THE ORIENTAL SCIENTIFIC MOVEMENT AND AMERICAN DISCOVERIES
Although the explorers travelled very rapidly, at the rate of no less than 11,500 miles in nine months, the scientific results of their journey were considerable. In a first publication which appeared in Paris in 1838, Humboldt treated only the climatology and geology of Asia, but this fragmentary account was succeeded in 1843 by his great work called "Central Asia." "In this," says La Roquette, "he has laid down and systematized the principal scientific results of his expedition in Asia, and has recorded some ingenious speculation as to the shape of the continents and the configuration of the mountains of Tartary, giving special attention to the vast depression which stretches from the north of Europe to the centre of Asia beyond the Caspian Sea and the Ural River."
We must now leave Asia and pass in review the various expeditions in the New World, which have been sent out in succession since the beginning of the present century. In 1807, when Lewis and Clarke were crossing North America from the United States to the Pacific Ocean, the Government commissioned a young officer, Lieutenant Zabulon Montgomery Pike, to examine the sources of the Mississippi. He was at the same time to endeavour to open friendly relations with any Indians he might meet.
|Map of the Missouri.|
Pike was well received by the Chief of the powerful Sioux nation and presented with the pipe of peace, a talisman which secured to him the protection of the allied tribes; he ascended the Mississippi, passing the mouths of the Chippeway and St. Peter, important tributaries of that great river. But beyond the confluence of the St. Peter with the Mississippi as far as the Falls of St. Anthony, the course of the main river is impeded by an uninterrupted series of falls and rapids. A little below the 45th parallel of North latitude, Pike and his companions had to leave their canoes and continue their journey in sledges. To the severity of a bitter winter were soon added the tortures of hunger. Nothing, however, checked the intrepid explorers, who continued to follow the Mississippi, now dwindled down to a stream only 300 roods wide, and arrived in February at Leech Lake, where they were received with enthusiasm at the camp of some trappers and fur hunters from Montreal.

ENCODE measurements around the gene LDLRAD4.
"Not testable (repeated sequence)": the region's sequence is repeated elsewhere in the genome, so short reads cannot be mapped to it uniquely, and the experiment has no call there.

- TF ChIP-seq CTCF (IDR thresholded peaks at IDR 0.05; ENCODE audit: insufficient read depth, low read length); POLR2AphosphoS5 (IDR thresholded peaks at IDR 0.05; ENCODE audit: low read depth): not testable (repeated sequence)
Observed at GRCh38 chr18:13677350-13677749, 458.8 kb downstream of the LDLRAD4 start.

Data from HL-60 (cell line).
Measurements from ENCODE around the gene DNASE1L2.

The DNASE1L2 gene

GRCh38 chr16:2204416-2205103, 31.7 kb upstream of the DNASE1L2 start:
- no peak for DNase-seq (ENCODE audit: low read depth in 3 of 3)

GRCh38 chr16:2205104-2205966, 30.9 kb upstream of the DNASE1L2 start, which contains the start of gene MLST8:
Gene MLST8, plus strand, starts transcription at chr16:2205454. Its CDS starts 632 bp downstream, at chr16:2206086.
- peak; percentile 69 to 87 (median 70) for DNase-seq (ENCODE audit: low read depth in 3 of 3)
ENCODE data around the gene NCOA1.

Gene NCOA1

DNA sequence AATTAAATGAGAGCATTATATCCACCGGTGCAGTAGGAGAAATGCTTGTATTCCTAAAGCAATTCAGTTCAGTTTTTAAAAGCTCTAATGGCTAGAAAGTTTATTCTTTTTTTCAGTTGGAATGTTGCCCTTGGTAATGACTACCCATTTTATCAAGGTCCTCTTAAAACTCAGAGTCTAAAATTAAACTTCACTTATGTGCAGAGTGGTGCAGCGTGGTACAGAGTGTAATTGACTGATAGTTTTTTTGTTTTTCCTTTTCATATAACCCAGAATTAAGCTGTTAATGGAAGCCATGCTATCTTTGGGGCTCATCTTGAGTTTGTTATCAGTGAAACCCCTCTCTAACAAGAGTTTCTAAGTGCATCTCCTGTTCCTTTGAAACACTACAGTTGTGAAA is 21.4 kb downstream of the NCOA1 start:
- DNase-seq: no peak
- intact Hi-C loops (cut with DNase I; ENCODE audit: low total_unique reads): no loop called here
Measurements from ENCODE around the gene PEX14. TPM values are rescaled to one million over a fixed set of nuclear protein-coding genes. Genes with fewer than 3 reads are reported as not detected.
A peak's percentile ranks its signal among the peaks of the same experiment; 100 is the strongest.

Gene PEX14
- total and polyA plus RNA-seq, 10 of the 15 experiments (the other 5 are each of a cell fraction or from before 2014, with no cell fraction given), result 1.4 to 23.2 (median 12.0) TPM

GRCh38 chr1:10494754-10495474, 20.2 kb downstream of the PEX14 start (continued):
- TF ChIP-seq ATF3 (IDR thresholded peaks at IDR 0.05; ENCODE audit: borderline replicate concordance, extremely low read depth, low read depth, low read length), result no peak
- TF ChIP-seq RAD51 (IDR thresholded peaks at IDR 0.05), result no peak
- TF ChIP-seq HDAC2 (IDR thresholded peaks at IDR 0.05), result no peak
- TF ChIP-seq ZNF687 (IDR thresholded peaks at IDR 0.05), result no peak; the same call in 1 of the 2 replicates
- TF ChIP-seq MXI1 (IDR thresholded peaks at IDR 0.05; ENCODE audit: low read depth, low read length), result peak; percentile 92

(Fac-simile of early engraving.)
After visiting Red Cedar Lake, Pike returned to St. Louis. His arduous and perilous journey had extended over no less than nine months; and although he had not attained its main object, it was not without scientific results. The skill, presence of mind, and courage of Pike were recognized, and the government soon afterwards conferred on him the rank of major, and appointed him to the command of a fresh expedition. This time he was to explore the vast tract of country between the Mississippi and the Rocky Mountains, and to discover the sources of the Arkansas and Red River. With twenty-three companions Pike ascended the Arkansas, a fine river navigable to the mountains in which it rises, that is to say for a distance of 2000 miles, except in the summer, when its bed is encumbered with sand-banks. On this long voyage, winter, from which Pike had suffered so much on his previous trip, set in with redoubled vigour. Game was so scarce that for four days the explorers were without food. The feet of several men were frostbitten, and this misfortune added to the fatigue of the others. The major, after reaching the source of the Arkansas, pursued a southerly direction and soon came to a fine stream which he took for the Red River.
This was the Rio del Norte, which rises in Colorado, then a Spanish province, and flows into the Gulf of Mexico.
From what has been already said of the difficulties which Humboldt encountered before he obtained permission to enter the Spanish possessions in America, we may judge with what jealous suspicion the arrival of strangers in Colorado was regarded. Pike was surrounded by a detachment of Spanish soldiers, made prisoner with all his men, and taken to Santa Fé. Their ragged garments, emaciated forms, and generally miserable appearance did not speak much in their favour, and the Spaniards at first took the Americans for savages. However, when the mistake was recognized, they were escorted across the inland provinces to Louisiana, arriving at Natchitoches on the 1st July, 1807.
The unfortunate end of this expedition cooled the zeal of the government, but not that of private persons, merchants, and hunters, whose numbers were continually on the increase. Many even completely crossed the American continent from Canada to the Pacific. Amongst these travellers we must mention Daniel William Harmon, a member of the North-West Company, who visited Lakes Huron and Superior, Rainy Lake, the Lake of the Woods, Manitoba, Winnipeg, Athabasca, and the Great Bear Lake, all between N. lat. 47° and 58°, and reached the shores of the Pacific. The fur company established at Astoria at the mouth of the Columbia also did much towards the exploration of the Rocky Mountains.
Four associates of that company, leaving Astoria in June, 1812, ascended the Columbia, crossed the Rocky Mountains, and following an east-south-east direction, reached one of the sources of the Platte, descended it to its junction with the Missouri, crossed a district never before explored, and arrived at St. Louis on the 30th May, 1813.